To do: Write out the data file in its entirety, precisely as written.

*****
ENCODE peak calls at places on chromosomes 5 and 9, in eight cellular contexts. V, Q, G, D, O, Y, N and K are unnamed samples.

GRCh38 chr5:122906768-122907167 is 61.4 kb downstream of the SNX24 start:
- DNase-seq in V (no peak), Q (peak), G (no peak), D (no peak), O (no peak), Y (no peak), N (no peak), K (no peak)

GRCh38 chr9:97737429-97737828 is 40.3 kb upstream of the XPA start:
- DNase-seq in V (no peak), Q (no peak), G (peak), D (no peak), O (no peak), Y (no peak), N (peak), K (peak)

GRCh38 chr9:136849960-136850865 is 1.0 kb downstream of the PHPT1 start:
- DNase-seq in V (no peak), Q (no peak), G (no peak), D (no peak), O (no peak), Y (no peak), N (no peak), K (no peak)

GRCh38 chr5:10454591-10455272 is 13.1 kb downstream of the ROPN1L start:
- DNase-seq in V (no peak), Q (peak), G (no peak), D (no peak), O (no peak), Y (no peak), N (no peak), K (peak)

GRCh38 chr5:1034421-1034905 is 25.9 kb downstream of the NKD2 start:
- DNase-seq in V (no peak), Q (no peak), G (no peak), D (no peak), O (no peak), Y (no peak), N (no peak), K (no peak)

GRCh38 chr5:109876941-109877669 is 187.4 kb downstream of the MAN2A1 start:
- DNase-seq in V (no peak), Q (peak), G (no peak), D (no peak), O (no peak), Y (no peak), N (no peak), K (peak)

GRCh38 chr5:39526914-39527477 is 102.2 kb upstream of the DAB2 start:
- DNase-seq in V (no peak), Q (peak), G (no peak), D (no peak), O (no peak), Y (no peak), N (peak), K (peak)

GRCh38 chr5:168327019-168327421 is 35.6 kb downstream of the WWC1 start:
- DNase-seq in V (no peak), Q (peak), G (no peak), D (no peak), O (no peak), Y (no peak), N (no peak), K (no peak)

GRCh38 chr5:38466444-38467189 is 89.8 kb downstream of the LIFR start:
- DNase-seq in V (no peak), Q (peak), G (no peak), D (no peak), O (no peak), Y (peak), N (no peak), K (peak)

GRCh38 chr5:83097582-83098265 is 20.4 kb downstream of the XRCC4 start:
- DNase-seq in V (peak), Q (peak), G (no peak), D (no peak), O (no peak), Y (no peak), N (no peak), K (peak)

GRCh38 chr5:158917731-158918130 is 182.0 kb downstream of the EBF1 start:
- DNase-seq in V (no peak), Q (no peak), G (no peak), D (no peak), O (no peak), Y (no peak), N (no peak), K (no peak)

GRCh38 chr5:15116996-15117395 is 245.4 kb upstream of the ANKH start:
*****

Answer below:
ENCODE peak calls at places on chromosomes 5 and 9, in eight cellular contexts. V, Q, G, D, O, Y, N and K are unnamed samples.

GRCh38 chr5:122906768-122907167 is 61.4 kb downstream of the SNX24 start:
- DNase-seq in V (no peak), Q (peak), G (no peak), D (no peak), O (no peak), Y (no peak), N (no peak), K (no peak)

GRCh38 chr9:97737429-97737828 is 40.3 kb upstream of the XPA start:
- DNase-seq in V (no peak), Q (no peak), G (peak), D (no peak), O (no peak), Y (no peak), N (peak), K (peak)

GRCh38 chr9:136849960-136850865 is 1.0 kb downstream of the PHPT1 start:
- DNase-seq in V (no peak), Q (no peak), G (no peak), D (no peak), O (no peak), Y (no peak), N (no peak), K (no peak)

GRCh38 chr5:10454591-10455272 is 13.1 kb downstream of the ROPN1L start:
- DNase-seq in V (no peak), Q (peak), G (no peak), D (no peak), O (no peak), Y (no peak), N (no peak), K (peak)

GRCh38 chr5:1034421-1034905 is 25.9 kb downstream of the NKD2 start:
- DNase-seq in V (no peak), Q (no peak), G (no peak), D (no peak), O (no peak), Y (no peak), N (no peak), K (no peak)

GRCh38 chr5:109876941-109877669 is 187.4 kb downstream of the MAN2A1 start:
- DNase-seq in V (no peak), Q (peak), G (no peak), D (no peak), O (no peak), Y (no peak), N (no peak), K (peak)

GRCh38 chr5:39526914-39527477 is 102.2 kb upstream of the DAB2 start:
- DNase-seq in V (no peak), Q (peak), G (no peak), D (no peak), O (no peak), Y (no peak), N (peak), K (peak)

GRCh38 chr5:168327019-168327421 is 35.6 kb downstream of the WWC1 start:
- DNase-seq in V (no peak), Q (peak), G (no peak), D (no peak), O (no peak), Y (no peak), N (no peak), K (no peak)

GRCh38 chr5:38466444-38467189 is 89.8 kb downstream of the LIFR start:
- DNase-seq in V (no peak), Q (peak), G (no peak), D (no peak), O (no peak), Y (peak), N (no peak), K (peak)

GRCh38 chr5:83097582-83098265 is 20.4 kb downstream of the XRCC4 start:
- DNase-seq in V (peak), Q (peak), G (no peak), D (no peak), O (no peak), Y (no peak), N (no peak), K (peak)

GRCh38 chr5:158917731-158918130 is 182.0 kb downstream of the EBF1 start:
- DNase-seq in V (no peak), Q (no peak), G (no peak), D (no peak), O (no peak), Y (no peak), N (no peak), K (no peak)

GRCh38 chr5:15116996-15117395 is 245.4 kb upstream of the ANKH start: